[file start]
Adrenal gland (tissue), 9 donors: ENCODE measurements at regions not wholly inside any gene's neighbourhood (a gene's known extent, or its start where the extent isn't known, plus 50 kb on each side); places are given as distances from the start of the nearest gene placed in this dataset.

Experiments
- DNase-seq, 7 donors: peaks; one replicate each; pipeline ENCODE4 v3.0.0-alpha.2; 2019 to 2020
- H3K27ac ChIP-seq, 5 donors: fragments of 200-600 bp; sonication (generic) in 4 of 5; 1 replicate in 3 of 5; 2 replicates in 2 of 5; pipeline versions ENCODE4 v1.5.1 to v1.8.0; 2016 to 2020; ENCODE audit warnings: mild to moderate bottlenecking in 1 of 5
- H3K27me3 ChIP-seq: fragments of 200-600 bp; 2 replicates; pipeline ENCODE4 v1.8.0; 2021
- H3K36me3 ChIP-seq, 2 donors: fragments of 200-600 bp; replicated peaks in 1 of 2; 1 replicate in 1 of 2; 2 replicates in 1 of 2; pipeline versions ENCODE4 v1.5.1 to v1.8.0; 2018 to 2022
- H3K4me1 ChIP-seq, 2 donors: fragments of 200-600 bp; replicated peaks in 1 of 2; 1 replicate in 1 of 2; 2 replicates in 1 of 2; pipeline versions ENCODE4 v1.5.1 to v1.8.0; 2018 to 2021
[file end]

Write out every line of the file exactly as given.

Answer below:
Adrenal gland (tissue), 9 donors: ENCODE measurements at regions not wholly inside any gene's neighbourhood (a gene's known extent, or its start where the extent isn't known, plus 50 kb on each side); places are given as distances from the start of the nearest gene placed in this dataset.

Experiments
- DNase-seq, 7 donors: peaks; one replicate each; pipeline ENCODE4 v3.0.0-alpha.2; 2019 to 2020
- H3K27ac ChIP-seq, 5 donors: fragments of 200-600 bp; sonication (generic) in 4 of 5; 1 replicate in 3 of 5; 2 replicates in 2 of 5; pipeline versions ENCODE4 v1.5.1 to v1.8.0; 2016 to 2020; ENCODE audit warnings: mild to moderate bottlenecking in 1 of 5
- H3K27me3 ChIP-seq: fragments of 200-600 bp; 2 replicates; pipeline ENCODE4 v1.8.0; 2021
- H3K36me3 ChIP-seq, 2 donors: fragments of 200-600 bp; replicated peaks in 1 of 2; 1 replicate in 1 of 2; 2 replicates in 1 of 2; pipeline versions ENCODE4 v1.5.1 to v1.8.0; 2018 to 2022
- H3K4me1 ChIP-seq, 2 donors: fragments of 200-600 bp; replicated peaks in 1 of 2; 1 replicate in 1 of 2; 2 replicates in 1 of 2; pipeline versions ENCODE4 v1.5.1 to v1.8.0; 2018 to 2021